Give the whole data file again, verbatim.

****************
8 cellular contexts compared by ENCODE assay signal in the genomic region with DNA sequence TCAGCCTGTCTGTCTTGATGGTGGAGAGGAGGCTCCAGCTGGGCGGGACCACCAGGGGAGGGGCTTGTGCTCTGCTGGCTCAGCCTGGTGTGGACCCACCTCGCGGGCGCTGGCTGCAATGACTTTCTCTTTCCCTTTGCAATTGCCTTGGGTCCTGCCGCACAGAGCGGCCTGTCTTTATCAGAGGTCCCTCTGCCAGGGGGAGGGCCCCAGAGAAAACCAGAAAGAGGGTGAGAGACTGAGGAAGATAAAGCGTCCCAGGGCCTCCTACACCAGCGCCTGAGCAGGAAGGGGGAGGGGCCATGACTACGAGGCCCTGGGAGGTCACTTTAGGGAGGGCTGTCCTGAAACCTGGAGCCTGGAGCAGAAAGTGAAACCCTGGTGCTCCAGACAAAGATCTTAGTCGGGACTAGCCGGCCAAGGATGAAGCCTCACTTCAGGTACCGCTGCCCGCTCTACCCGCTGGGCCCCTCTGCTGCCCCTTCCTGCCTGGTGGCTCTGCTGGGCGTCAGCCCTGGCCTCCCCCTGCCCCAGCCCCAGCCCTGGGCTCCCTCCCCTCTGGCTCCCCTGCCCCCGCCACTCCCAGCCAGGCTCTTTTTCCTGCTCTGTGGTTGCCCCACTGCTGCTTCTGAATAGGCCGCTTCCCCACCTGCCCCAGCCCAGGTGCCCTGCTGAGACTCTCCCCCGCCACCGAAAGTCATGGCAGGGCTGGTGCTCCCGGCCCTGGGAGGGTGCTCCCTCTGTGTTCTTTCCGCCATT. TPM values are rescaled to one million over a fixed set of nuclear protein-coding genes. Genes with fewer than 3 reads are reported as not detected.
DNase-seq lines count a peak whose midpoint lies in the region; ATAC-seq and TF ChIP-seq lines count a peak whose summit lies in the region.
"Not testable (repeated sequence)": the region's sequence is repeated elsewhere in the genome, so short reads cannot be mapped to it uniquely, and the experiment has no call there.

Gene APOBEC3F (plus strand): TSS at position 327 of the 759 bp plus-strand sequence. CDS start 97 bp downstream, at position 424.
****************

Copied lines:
8 cellular contexts compared by ENCODE assay signal in the genomic region with DNA sequence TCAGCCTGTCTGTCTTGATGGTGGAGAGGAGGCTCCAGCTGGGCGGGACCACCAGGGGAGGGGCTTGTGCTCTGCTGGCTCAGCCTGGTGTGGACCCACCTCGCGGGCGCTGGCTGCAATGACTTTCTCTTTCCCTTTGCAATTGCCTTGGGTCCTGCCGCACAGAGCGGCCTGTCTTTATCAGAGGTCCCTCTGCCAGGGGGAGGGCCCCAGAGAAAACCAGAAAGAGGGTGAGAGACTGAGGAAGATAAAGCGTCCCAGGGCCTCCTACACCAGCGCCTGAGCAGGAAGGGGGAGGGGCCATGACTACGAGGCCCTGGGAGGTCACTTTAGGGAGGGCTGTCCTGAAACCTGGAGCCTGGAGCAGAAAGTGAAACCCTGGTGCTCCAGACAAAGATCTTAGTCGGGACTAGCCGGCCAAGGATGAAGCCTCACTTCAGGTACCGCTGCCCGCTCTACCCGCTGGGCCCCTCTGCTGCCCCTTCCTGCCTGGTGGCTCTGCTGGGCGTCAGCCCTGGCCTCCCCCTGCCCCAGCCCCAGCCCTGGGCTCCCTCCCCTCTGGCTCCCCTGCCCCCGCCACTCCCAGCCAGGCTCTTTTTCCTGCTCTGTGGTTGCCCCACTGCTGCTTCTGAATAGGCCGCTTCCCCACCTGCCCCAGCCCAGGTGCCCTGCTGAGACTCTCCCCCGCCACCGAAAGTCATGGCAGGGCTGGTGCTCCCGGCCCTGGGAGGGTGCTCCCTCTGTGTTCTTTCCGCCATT. TPM values are rescaled to one million over a fixed set of nuclear protein-coding genes. Genes with fewer than 3 reads are reported as not detected.
DNase-seq lines count a peak whose midpoint lies in the region; ATAC-seq and TF ChIP-seq lines count a peak whose summit lies in the region.
"Not testable (repeated sequence)": the region's sequence is repeated elsewhere in the genome, so short reads cannot be mapped to it uniquely, and the experiment has no call there.

Gene APOBEC3F (plus strand): TSS at position 327 of the 759 bp plus-strand sequence. CDS start 97 bp downstream, at position 424.